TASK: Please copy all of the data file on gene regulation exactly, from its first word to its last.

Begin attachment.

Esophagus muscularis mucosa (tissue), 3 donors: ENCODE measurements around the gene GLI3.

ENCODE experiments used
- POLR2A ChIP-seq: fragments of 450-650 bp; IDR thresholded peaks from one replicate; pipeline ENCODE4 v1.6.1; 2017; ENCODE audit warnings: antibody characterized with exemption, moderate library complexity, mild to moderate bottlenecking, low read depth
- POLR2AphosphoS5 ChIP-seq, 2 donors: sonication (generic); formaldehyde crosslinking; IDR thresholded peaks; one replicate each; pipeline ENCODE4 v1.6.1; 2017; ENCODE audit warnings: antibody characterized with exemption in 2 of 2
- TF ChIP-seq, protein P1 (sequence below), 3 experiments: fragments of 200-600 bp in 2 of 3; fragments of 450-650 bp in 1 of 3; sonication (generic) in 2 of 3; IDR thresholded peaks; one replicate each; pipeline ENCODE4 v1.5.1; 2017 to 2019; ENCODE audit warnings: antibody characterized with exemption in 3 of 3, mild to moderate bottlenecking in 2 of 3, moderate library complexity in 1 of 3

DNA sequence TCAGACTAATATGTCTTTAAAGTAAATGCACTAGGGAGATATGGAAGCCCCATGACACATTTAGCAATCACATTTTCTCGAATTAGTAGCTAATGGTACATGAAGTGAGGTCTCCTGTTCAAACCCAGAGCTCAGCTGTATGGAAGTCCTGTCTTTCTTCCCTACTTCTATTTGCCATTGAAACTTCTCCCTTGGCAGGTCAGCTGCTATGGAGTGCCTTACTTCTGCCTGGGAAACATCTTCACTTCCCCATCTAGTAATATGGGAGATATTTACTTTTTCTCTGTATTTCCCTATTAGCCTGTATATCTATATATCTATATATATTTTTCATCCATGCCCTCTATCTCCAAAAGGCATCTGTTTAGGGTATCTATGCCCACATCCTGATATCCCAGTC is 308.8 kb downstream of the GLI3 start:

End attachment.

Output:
Esophagus muscularis mucosa (tissue), 3 donors: ENCODE measurements around the gene GLI3.

ENCODE experiments used
- POLR2A ChIP-seq: fragments of 450-650 bp; IDR thresholded peaks from one replicate; pipeline ENCODE4 v1.6.1; 2017; ENCODE audit warnings: antibody characterized with exemption, moderate library complexity, mild to moderate bottlenecking, low read depth
- POLR2AphosphoS5 ChIP-seq, 2 donors: sonication (generic); formaldehyde crosslinking; IDR thresholded peaks; one replicate each; pipeline ENCODE4 v1.6.1; 2017; ENCODE audit warnings: antibody characterized with exemption in 2 of 2
- TF ChIP-seq, protein P1 (sequence below), 3 experiments: fragments of 200-600 bp in 2 of 3; fragments of 450-650 bp in 1 of 3; sonication (generic) in 2 of 3; IDR thresholded peaks; one replicate each; pipeline ENCODE4 v1.5.1; 2017 to 2019; ENCODE audit warnings: antibody characterized with exemption in 3 of 3, mild to moderate bottlenecking in 2 of 3, moderate library complexity in 1 of 3

DNA sequence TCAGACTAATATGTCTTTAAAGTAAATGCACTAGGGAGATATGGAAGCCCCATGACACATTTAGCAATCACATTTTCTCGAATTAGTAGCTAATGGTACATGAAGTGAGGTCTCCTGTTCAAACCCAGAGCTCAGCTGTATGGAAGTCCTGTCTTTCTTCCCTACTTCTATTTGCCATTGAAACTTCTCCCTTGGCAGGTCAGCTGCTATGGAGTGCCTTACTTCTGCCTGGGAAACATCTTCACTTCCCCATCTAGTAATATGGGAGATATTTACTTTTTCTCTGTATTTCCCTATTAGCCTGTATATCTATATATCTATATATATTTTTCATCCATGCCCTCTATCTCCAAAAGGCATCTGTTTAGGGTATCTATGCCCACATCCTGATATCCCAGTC is 308.8 kb downstream of the GLI3 start: